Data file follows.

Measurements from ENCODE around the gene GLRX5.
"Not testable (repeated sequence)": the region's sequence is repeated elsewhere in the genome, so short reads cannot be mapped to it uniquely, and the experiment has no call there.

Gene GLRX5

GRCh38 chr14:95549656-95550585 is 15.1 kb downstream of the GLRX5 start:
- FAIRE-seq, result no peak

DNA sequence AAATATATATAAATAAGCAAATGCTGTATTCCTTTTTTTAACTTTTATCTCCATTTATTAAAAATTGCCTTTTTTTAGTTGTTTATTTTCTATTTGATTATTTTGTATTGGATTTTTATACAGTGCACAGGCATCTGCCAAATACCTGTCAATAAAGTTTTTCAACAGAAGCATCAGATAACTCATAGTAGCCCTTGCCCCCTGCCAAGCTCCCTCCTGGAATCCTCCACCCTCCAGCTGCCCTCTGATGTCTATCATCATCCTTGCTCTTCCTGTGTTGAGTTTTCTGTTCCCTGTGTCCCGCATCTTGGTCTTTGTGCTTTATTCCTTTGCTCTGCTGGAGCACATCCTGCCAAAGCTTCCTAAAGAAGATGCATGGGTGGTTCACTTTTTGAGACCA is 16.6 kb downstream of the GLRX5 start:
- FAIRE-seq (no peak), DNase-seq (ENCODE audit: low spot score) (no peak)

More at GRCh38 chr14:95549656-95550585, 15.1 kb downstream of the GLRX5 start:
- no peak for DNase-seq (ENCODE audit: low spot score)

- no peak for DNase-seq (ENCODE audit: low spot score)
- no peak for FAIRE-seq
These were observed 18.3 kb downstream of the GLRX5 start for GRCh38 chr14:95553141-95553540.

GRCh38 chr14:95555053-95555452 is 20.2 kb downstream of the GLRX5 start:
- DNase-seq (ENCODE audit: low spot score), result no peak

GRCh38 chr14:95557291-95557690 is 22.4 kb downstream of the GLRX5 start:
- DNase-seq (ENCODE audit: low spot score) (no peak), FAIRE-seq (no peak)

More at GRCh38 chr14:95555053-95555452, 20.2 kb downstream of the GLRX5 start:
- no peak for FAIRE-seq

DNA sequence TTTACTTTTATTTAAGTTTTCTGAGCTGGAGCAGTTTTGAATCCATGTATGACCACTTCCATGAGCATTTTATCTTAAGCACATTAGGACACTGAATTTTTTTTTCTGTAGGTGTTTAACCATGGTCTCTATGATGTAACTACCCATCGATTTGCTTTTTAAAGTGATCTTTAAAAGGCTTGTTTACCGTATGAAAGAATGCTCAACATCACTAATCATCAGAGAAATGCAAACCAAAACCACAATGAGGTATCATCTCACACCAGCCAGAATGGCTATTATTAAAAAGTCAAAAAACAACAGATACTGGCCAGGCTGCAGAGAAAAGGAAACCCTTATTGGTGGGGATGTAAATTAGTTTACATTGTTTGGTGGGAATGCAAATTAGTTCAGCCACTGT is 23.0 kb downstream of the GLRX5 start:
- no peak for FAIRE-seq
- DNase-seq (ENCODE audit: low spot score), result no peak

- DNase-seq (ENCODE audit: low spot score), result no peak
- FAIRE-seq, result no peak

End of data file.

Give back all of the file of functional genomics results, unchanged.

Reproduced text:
Measurements from ENCODE around the gene GLRX5.
"Not testable (repeated sequence)": the region's sequence is repeated elsewhere in the genome, so short reads cannot be mapped to it uniquely, and the experiment has no call there.

Gene GLRX5

GRCh38 chr14:95549656-95550585 is 15.1 kb downstream of the GLRX5 start:
- FAIRE-seq, result no peak

DNA sequence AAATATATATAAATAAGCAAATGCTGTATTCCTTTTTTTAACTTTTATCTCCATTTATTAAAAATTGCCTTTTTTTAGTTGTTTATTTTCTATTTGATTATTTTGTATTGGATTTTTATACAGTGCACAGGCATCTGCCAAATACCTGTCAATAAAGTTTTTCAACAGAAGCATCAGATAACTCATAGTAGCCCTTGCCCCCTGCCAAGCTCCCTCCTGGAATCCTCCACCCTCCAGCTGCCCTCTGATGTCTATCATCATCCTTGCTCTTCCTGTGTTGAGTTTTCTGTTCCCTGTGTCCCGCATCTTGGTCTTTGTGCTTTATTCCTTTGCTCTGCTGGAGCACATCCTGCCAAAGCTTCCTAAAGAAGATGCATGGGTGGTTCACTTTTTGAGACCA is 16.6 kb downstream of the GLRX5 start:
- FAIRE-seq (no peak), DNase-seq (ENCODE audit: low spot score) (no peak)

More at GRCh38 chr14:95549656-95550585, 15.1 kb downstream of the GLRX5 start:
- no peak for DNase-seq (ENCODE audit: low spot score)

- no peak for DNase-seq (ENCODE audit: low spot score)
- no peak for FAIRE-seq
These were observed 18.3 kb downstream of the GLRX5 start for GRCh38 chr14:95553141-95553540.

GRCh38 chr14:95555053-95555452 is 20.2 kb downstream of the GLRX5 start:
- DNase-seq (ENCODE audit: low spot score), result no peak

GRCh38 chr14:95557291-95557690 is 22.4 kb downstream of the GLRX5 start:
- DNase-seq (ENCODE audit: low spot score) (no peak), FAIRE-seq (no peak)

More at GRCh38 chr14:95555053-95555452, 20.2 kb downstream of the GLRX5 start:
- no peak for FAIRE-seq

DNA sequence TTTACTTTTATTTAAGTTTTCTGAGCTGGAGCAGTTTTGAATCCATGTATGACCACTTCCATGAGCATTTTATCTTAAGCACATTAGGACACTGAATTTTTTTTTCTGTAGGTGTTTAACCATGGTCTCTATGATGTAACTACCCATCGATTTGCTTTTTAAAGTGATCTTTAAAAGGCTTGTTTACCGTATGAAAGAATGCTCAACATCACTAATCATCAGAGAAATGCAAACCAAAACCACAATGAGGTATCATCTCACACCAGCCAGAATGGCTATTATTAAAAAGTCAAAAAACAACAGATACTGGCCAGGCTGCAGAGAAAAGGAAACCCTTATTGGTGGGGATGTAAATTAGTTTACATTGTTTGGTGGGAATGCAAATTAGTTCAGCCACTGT is 23.0 kb downstream of the GLRX5 start:
- no peak for FAIRE-seq
- DNase-seq (ENCODE audit: low spot score), result no peak

- DNase-seq (ENCODE audit: low spot score), result no peak
- FAIRE-seq, result no peak